The opening of the exhibition was quite a success. Great performance by VjVISUALOOP and Jeff Donaldson/noteNdo, lovely food (as always in Asturias) and a big crowd of people who seemed to be genuinely interested. However, the number of young people was disappointingly low. Which makes me want to end with the conclusion of Kevin Driscoll and Joshua Diaz' essay for the Playlist catalog: "The artists of the Game Boy generation may be the last for whom chiptunes can hold a nostalgic appeal. Will their fans simply age with them, or will the chirping arpeggios, square waves, and creative spirirt of chiptune music similarly captivate a younger audience reared on PlayStation and the Xbox?"
Previously: Playlist - Playing Games, Music, Art.
Playlist - Playing Games, Music, Art, an exhibition curated by Domenico Quaranta for Laboral's new Mediateca Expandida, explores the role played by music in the adoption and manipulation of obsolete technologies: vinyls, old computers, game platforms, etc.
Playlist follows a long long trails of game-related exhibitions at Laboral (see for example Homo Ludens Ludens) and just when i thought "oh nooo! Not another one!", they managed to bring an exciting new perspective on the world of game art.
Despite its geeky, garage, masculine aura, Chiptune music is less anecdotal a theme as one might think. It didn't exactly become the new "folk music for the digital age" nor the "next step in the evolution of rock and roll" that Malcolm McLaren, the legendary ex-manager of the Sex Pistols, had forecast but that's probably part of its charm. If chiptune music had found its way towards mass culture after roughly two decades of existence, you'd see this exhibition at MOMA or the Fondation Cartier, not at a more adventurous space like Laboral. This doesn't mean that chip tune music 'failed' to reach the music charts. It's just that it would probably lose its soul if it were assimilated by corporations and turned into mainstream candy.
Paul Slocum, c=64 synth, 2003
Chip music is low-key. Its scene is relatively small, its sound is raw and lo-fi, but more importantly, its tools are outmoded goods of mass consumption. This obsolescence of the media was at the heart of curator Quaranta's reflections. The very essence of chip music is indeed at odds with the so-called 'planned obsolescence' model that has come to be part and parcel of the industrial stream of electronic goods since the early decades of the 20th century. By 'upcycling' vintage computer and video game systems, hacking, tweaking and bringing to light their untapped potential or turning their very shortcomings into musical or visual features, the artists and computer hobbyists not only defy any assumption that their passion is only driven by nostalgia, they also go against this almost universally endorsed model of planned obsolescence. In the florid essay he wrote for the Playlist catalog, Matteo Bittanti reminds us what a great purveyor of quotes McLuhan was. He believed that "obsolescence never meant the end of anything, it's just the beginning."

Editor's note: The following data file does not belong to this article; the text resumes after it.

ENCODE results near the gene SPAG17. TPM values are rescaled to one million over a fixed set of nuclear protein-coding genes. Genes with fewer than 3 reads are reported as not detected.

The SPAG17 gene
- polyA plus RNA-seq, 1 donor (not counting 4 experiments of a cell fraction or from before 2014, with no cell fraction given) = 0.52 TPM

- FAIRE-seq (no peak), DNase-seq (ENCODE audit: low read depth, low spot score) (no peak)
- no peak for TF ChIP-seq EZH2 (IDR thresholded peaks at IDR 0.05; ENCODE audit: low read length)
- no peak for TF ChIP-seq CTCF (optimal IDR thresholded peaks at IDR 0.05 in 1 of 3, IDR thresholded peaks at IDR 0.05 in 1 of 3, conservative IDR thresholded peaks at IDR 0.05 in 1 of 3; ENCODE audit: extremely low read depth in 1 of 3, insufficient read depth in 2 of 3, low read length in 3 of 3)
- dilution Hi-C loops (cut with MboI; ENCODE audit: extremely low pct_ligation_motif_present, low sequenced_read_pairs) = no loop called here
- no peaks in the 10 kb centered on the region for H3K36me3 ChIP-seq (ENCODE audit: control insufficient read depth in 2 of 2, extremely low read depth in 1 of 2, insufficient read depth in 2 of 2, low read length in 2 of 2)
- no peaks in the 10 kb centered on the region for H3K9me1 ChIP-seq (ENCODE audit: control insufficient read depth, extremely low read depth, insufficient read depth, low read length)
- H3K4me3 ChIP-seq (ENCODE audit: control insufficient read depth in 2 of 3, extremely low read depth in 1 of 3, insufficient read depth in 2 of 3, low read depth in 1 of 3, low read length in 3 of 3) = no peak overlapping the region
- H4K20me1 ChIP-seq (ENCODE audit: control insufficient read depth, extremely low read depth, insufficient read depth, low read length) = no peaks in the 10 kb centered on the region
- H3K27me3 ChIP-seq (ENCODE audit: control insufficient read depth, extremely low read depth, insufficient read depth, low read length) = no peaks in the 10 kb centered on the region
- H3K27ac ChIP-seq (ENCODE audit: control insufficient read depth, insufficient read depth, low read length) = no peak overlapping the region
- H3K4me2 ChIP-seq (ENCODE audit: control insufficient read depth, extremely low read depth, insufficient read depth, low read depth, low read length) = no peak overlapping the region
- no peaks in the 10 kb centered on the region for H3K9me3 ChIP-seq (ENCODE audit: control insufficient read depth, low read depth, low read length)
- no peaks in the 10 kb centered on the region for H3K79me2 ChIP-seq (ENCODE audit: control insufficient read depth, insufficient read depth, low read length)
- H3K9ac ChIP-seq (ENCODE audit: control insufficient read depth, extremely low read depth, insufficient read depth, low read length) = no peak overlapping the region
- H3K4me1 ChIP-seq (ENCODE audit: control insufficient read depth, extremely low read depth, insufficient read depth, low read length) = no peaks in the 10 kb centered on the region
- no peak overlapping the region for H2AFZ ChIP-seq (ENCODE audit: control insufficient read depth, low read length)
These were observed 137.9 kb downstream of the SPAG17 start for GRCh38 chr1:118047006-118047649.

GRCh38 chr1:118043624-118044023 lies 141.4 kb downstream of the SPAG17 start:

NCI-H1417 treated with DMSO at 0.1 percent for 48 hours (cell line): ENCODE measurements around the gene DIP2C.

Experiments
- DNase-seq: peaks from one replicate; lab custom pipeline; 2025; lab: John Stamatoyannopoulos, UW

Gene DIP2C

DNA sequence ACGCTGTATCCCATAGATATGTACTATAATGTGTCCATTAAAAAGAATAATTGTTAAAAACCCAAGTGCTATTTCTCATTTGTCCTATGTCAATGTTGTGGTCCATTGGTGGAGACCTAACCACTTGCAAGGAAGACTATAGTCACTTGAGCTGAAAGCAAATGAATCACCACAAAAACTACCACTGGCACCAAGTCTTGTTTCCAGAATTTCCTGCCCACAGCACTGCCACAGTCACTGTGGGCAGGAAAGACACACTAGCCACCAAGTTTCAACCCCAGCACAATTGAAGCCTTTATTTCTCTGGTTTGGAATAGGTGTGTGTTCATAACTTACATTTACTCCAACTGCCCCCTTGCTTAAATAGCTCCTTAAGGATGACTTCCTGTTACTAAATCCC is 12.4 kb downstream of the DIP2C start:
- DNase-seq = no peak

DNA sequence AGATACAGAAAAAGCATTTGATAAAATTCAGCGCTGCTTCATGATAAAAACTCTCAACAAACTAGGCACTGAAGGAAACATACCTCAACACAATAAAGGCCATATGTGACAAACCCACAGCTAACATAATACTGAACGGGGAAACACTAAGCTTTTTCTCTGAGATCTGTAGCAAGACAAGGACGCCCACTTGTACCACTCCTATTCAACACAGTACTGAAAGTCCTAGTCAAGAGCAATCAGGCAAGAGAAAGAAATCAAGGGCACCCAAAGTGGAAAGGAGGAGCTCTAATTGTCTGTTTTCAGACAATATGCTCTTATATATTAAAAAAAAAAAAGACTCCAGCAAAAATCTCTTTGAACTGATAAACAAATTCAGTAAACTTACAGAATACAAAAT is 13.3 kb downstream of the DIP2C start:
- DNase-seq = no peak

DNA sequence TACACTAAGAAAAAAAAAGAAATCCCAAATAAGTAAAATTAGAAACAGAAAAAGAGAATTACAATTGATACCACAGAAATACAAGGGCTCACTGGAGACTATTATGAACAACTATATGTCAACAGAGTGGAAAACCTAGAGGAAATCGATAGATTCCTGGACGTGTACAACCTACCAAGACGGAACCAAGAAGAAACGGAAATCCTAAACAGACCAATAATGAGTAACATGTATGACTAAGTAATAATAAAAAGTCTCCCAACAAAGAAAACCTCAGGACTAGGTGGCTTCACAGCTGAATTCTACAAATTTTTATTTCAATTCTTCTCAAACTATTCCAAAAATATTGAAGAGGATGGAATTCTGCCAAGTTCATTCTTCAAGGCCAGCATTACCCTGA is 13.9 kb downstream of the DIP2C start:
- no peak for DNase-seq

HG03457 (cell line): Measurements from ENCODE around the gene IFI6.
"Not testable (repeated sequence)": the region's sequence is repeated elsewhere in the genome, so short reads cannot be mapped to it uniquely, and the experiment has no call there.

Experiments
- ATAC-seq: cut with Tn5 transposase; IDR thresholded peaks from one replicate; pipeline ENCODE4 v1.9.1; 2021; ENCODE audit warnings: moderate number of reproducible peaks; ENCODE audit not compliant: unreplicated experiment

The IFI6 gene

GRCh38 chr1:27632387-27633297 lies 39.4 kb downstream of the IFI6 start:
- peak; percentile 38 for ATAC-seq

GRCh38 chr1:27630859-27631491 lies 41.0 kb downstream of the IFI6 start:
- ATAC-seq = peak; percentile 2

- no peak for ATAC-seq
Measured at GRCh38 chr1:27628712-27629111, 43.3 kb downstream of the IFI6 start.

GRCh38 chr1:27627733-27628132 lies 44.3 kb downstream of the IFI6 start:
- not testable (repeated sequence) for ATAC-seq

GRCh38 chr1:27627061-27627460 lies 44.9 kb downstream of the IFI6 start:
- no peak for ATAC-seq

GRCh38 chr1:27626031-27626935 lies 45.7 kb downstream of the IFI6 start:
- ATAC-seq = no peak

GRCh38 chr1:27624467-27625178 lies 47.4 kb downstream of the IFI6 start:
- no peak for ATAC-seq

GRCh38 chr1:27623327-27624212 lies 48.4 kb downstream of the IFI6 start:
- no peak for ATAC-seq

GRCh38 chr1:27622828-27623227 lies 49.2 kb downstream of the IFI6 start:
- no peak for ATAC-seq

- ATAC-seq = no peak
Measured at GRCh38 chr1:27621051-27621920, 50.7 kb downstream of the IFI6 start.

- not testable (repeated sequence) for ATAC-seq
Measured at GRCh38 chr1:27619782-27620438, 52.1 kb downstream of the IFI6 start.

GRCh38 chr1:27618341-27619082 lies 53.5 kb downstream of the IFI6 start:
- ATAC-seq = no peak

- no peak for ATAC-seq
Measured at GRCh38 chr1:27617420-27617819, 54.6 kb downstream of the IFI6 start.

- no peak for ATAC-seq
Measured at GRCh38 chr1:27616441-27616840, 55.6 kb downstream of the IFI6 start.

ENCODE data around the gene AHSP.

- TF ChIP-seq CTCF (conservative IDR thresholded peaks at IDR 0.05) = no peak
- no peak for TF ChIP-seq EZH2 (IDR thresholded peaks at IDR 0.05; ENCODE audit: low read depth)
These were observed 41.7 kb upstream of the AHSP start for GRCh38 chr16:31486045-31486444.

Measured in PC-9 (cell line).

Here's the first part of my report about the exhibition.
Jeff Donaldson/noteNdo's RESET v2.0 embodies perfectly the way the 8-bit community makes the most of the defects and limitations that come with old game consoles. Each NES console has been prepared to instigate generative system crashes/malfunctions which are triggered by laser light. As the participant walks through the installation space/laser field, different audio-visual effects are produced when different beams are obstructed. The work is inspired by system glitches, or imperfections, which are unique to the 8-bit NES hardware. In provoking these errors, abstract and colourful effects, unintended by the commercial systems designers, are produced.
Eat Shit, by Jeremiah Johnson/Nullsleep and Don Miller/NO CARRIER, demonstrates again artists' interest for glitches and data corruption. The interactive installation explores controlled data corruption on the Nintendo Entertainment System, based around Johann Sebastian Bach's piano piece Minuet in G.
They might be using outdated instruments but the close-knit chiptune community has its feet firmly planted in today's sharing culture. Gino Esposito wrapped all the knowledge and the years of work of micromusic.net - the first 8-bit and low-tech music Internet community platform - into microbuilder. The "community construction kit" package offers amateurs all they need to create a successful internet community. The software can be installed easily, you learn quickly how to operate the system and the package is simple to adapt and extend. In the book you can browse through the history of Internet communities, the process of building up micromusic.net and other online projects. Illustrations and graphic art work from micromusic.net artists will give you a lasting visual impression and the installation guide makes the software installation process as quick-and-easy as possible. And of course you can listen to the included audio CD.
Homage to DIY/"pirate" multicarts often found in Hong Kong markets which take multiple games and illegally cram them all on one cartridge, Paul B. Davis's aptly called 5 in 1 crams multiple artworks from the Beige catalogue. There are stylistic nods to multicart culture in the somewhat awkward main selection screen, the misspelling of the component names (this is also a reference to bootleg hip-hop records), the lack of navigation instructions, and a slightly buggy feel. However, its authentic/illegal "pirate" nature is tempered by the fact that the source codes for most Beige artworks are freely available from their website. Anyone could download and make their own edition of the original pieces if they learned the technique and could be bothered. This is the paradox of "open source" software when manifested in an art object: the object is reduced to the application of a technical skill because the code/ concepts already exist in the public domain (except, of course, for Davis' code that runs this multicart).
To be continued....